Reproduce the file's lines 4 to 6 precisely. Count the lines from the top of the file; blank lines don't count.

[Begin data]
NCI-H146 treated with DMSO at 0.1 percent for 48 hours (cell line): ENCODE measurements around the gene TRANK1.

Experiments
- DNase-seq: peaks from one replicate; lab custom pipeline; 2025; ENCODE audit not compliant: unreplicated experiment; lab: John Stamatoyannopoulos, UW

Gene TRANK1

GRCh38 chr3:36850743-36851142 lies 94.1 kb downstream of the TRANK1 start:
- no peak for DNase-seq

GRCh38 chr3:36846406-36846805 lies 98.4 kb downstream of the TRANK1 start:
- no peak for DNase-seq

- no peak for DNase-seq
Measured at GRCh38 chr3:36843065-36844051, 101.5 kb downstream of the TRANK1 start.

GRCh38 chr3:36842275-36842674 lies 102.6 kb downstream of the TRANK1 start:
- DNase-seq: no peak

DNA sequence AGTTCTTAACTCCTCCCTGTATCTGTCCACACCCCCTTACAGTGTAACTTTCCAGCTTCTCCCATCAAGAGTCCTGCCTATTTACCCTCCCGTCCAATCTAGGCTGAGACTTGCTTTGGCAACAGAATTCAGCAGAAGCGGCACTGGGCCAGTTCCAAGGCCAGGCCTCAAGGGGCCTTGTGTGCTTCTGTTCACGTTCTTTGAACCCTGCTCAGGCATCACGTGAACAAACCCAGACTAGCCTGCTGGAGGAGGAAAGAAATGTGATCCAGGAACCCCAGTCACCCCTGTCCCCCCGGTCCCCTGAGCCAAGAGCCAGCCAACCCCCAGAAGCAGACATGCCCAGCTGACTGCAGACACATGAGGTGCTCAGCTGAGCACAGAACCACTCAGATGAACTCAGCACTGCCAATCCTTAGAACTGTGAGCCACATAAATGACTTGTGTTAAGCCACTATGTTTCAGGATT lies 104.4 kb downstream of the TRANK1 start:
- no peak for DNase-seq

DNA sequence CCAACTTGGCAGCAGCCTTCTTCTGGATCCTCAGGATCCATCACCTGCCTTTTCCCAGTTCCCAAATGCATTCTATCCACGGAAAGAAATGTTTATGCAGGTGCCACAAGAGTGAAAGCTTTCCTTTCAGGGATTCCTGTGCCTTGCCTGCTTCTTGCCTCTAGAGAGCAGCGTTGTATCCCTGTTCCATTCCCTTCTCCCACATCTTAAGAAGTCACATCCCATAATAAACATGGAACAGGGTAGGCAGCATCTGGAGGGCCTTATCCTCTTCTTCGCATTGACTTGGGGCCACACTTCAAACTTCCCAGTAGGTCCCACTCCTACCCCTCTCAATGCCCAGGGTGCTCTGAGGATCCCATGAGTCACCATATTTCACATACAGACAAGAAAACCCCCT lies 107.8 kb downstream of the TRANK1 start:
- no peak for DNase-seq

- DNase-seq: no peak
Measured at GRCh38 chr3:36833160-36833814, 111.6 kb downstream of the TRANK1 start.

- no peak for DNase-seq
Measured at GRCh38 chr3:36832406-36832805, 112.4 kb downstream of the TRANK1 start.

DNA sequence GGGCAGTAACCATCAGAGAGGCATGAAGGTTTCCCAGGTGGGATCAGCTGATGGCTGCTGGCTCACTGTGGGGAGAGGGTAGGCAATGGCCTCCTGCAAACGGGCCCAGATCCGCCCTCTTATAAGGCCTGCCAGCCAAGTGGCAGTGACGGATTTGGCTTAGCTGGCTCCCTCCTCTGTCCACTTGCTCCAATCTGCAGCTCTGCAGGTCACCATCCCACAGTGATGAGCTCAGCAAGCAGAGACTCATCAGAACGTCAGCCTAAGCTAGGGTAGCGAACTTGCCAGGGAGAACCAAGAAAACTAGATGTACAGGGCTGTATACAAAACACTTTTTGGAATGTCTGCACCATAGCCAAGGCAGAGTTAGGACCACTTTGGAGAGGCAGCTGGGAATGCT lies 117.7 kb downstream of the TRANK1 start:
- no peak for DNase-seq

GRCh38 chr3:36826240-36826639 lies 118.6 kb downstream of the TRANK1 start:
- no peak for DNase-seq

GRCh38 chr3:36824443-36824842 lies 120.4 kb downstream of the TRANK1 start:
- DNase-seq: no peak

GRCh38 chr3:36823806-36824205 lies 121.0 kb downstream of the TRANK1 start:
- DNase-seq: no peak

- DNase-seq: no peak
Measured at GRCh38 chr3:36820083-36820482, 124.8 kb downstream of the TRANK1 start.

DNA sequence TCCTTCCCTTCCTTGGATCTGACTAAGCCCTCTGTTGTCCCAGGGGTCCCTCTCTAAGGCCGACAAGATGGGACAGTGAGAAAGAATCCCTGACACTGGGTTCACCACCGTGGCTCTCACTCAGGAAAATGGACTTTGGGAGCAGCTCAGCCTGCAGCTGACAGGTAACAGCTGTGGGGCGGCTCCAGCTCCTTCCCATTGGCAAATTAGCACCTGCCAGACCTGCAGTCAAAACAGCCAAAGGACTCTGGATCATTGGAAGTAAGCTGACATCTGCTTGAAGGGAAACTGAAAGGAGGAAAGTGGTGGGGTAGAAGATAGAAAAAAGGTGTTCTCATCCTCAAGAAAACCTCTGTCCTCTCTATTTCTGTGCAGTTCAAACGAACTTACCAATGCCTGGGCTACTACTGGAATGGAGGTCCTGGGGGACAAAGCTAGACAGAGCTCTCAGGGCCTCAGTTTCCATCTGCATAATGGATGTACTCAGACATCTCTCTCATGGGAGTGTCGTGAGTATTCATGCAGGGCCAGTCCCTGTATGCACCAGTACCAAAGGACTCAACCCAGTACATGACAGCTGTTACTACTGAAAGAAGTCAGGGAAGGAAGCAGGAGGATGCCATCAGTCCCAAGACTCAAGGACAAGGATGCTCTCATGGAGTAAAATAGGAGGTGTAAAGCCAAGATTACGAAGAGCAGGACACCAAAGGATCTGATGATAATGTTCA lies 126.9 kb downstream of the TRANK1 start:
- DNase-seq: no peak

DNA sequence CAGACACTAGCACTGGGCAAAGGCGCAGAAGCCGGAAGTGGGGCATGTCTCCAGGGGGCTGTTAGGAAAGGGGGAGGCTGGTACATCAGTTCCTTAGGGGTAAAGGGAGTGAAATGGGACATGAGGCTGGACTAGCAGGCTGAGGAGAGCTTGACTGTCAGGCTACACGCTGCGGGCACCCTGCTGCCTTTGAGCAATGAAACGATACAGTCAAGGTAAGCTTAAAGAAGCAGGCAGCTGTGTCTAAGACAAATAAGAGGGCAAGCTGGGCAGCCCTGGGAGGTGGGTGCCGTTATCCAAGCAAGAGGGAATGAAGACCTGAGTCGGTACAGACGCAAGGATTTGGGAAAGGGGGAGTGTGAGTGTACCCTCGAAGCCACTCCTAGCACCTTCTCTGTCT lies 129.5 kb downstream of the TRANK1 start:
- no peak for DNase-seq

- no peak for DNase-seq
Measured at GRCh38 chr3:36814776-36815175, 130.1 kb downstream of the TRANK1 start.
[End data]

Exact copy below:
Gene TRANK1

GRCh38 chr3:36850743-36851142 lies 94.1 kb downstream of the TRANK1 start:
- no peak for DNase-seq